Scientists have discovered that molecules called reactive oxygen species (ROS) produced by the energy factories, or mitochondria, in cells, may play a role in a rare inherited disorder in which uncontrolled inflammation damages the body's tissues. Their research in human and mouse cells suggests that blocking these molecules could reduce inflammation in TNF receptor-associated periodic syndrome (TRAPS) and possibly other inflammatory diseases.
The work, published online on January 31 in the Journal of Experimental Medicine, was supported by the National Institute of Arthritis and Musculoskeletal and Skin Diseases, a component of the National Institutes of Health.
TRAPS is one of a recently identified family of conditions referred to as autoinflammatory disorders, which are marked by unexplained inflammation. As discovered by Dr. Daniel Kastner's research group in 1999, TRAPS is caused by mutations in the gene coding for TNF receptor 1 (TNFR1), which binds tumor necrosis factor (TNF). TNF is a key inflammatory molecule in the body's response to infection, as well as in a number of common rheumatic diseases, including rheumatoid arthritis and ankylosing spondylitis. In people with TRAPS, TNF-mediated inflammation causes recurrent fevers, abdominal pain and skin rash. If not controlled, inflammation can lead to amyloidosis, a buildup of inflammatory proteins that can result in organ damage.
While blocking TNF with agents called TNF-inhibitors relieves symptoms for some patients, others continue to have symptoms, says Richard Siegel, M.D., Ph.D., NIAMS autoimmunity branch chief and acting clinical director. Some go on to develop amyloidosis despite treatment.
The inadequacy of anti-TNF treatment in these patients led Dr. Siegel and his colleagues to look at ROS. ROS are chemically reactive molecules containing oxygen that have been implicated in a variety of conditions, including cancer and atherosclerosis. For some time, ROS have been known to play a role in protection against infection. It has also been shown that they can contribute to signaling pathways that lead to inflammation.
Using cells from patients with TRAPS and mice genetically altered to have mutations identical to those in TRAPS, the researchers found that the mutant cells produced elevated levels of ROS, and that blocking ROS significantly decreased the abnormally elevated inflammation in the cells.
In addition, working in collaboration with the laboratory of Dr. Michael Sack in the NIH's National Heart, Lung, and Blood Institute, Dr. Siegel and his team identified mitochondria as the source of ROS leading to inflammatory responses. Mitochondria provide energy for cells through a series of biochemical reactions that result in the generation of adenosine triphosphate (ATP), a key energy source; ROS are routinely generated as a byproduct of these reactions. In the cells of patients with TRAPS, however, the researchers found that mitochondria generate elevated levels of ROS. Blocking mitochondrial ROS in those cells reversed the inflammation.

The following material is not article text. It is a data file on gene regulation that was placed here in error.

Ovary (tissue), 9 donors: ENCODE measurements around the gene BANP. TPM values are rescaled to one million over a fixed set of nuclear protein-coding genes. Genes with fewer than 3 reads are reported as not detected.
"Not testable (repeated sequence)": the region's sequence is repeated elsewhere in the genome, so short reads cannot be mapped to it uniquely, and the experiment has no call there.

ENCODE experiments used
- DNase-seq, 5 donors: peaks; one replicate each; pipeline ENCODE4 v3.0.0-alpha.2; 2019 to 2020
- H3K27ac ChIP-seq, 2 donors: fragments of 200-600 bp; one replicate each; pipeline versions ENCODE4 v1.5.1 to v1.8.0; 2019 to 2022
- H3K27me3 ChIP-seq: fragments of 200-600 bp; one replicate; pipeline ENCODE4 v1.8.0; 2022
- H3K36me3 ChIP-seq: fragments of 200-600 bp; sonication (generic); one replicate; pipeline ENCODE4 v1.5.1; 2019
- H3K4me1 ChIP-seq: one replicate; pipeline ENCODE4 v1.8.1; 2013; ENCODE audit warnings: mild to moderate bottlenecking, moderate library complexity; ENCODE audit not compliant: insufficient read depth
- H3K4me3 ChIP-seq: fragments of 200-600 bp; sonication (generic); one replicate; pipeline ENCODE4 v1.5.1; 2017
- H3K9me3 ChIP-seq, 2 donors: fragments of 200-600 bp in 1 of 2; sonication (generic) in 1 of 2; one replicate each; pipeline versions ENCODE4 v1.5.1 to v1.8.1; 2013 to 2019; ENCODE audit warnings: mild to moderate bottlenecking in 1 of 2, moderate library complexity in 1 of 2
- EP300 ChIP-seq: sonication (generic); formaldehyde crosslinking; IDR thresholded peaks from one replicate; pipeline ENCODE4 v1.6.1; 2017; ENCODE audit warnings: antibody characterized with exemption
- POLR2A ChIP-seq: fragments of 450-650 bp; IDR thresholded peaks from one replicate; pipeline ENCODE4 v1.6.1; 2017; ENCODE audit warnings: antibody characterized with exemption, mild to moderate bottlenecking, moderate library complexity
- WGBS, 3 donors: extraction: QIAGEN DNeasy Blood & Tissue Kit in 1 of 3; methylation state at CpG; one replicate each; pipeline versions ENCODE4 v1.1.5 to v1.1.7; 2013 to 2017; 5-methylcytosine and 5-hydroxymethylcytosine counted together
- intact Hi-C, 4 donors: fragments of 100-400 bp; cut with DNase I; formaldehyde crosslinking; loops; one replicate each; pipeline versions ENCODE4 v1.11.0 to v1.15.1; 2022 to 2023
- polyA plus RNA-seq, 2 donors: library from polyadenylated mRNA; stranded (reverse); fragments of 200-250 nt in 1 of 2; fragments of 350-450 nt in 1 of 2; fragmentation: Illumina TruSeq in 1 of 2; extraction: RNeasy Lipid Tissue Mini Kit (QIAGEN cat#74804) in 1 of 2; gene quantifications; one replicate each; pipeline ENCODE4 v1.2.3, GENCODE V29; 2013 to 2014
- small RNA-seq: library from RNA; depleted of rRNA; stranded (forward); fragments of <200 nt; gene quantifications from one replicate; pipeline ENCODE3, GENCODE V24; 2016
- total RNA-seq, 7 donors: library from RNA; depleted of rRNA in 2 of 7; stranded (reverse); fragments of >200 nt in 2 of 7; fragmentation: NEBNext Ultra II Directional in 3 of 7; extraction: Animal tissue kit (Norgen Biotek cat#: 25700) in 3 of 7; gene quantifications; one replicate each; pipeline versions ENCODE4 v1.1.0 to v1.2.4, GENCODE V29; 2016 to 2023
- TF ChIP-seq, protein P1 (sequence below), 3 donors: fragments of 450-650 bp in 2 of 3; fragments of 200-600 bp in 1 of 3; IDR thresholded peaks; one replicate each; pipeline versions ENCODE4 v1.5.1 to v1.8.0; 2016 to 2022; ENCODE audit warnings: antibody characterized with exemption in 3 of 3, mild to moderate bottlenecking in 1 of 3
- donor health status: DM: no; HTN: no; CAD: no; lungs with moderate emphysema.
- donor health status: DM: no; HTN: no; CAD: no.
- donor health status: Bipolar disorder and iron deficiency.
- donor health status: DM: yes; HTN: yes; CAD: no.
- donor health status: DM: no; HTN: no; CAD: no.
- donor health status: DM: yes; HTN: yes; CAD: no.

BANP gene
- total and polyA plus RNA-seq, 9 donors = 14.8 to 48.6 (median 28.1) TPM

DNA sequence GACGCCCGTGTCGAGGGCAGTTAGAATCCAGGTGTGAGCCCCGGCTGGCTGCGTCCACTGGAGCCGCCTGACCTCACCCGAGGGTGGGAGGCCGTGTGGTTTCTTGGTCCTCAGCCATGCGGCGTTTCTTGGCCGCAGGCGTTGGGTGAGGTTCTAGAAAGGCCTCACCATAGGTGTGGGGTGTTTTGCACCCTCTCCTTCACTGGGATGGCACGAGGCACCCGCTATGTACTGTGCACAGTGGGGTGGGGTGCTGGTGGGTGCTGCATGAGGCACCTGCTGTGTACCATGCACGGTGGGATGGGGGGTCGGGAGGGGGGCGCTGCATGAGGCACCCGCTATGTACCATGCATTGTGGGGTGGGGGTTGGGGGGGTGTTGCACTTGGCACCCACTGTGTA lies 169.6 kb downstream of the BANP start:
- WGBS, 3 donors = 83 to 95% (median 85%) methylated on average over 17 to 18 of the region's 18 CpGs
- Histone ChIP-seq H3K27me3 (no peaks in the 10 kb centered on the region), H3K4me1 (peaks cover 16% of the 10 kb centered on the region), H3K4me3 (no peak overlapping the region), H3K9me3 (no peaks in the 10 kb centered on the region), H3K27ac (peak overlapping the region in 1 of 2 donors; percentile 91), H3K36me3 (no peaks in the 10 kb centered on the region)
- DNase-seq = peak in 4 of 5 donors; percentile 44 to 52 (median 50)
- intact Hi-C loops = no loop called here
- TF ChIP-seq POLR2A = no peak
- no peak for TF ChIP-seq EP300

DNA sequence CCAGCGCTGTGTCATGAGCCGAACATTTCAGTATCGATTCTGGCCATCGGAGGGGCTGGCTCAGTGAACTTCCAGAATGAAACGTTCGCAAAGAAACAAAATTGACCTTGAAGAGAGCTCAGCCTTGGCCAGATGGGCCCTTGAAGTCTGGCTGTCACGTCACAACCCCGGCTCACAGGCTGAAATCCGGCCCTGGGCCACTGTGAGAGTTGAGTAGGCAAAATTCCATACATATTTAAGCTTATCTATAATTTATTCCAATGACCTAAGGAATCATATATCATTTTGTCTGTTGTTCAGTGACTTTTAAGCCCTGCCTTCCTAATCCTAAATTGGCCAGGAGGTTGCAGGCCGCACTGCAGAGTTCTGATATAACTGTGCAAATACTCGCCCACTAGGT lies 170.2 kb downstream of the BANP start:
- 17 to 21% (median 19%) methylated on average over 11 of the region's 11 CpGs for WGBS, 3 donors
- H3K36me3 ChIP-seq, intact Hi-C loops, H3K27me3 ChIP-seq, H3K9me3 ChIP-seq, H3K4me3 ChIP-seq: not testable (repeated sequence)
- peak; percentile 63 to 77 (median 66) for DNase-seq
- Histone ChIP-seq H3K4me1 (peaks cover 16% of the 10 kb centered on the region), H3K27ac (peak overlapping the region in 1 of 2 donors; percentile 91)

Another crucial finding was that mitochondrial ROS play a role in inflammatory responses in normal cells, suggesting that this phenomenon also underlies normal inflammatory responses to some extent.
"Overall, I think the important idea is that there is a healthy balance of ROS in the cells," says Ariel Bulua, an M.D./Ph.D. student in the NIAMS Autoimmunity Branch and the study's lead author. "While there are some beneficial roles of ROS, when they are over produced, they can cause damage."
The researchers say blocking excessive ROS with antioxidants may be a way to reduce the inflammation in patients with TRAPS that is not controlled by TNF inhibitors alone. However, the efficacy of antioxidants in TRAPS will have to be studied in controlled clinical trials. "Although drugs that work in cells and mice do not always translate into humans, these studies provide a new avenue for future investigation," says Dr. Siegel.
Perhaps more importantly, he says this approach may lead to improved therapies for a wide range of inflammatory diseases -- not just TRAPS. "This is like a test case on a very defined set of patients," he says. "If you get a big effect clinically, I think you could try other groups of patients."
Materials provided by Rockefeller University Press. Note: Content may be edited for style and length.
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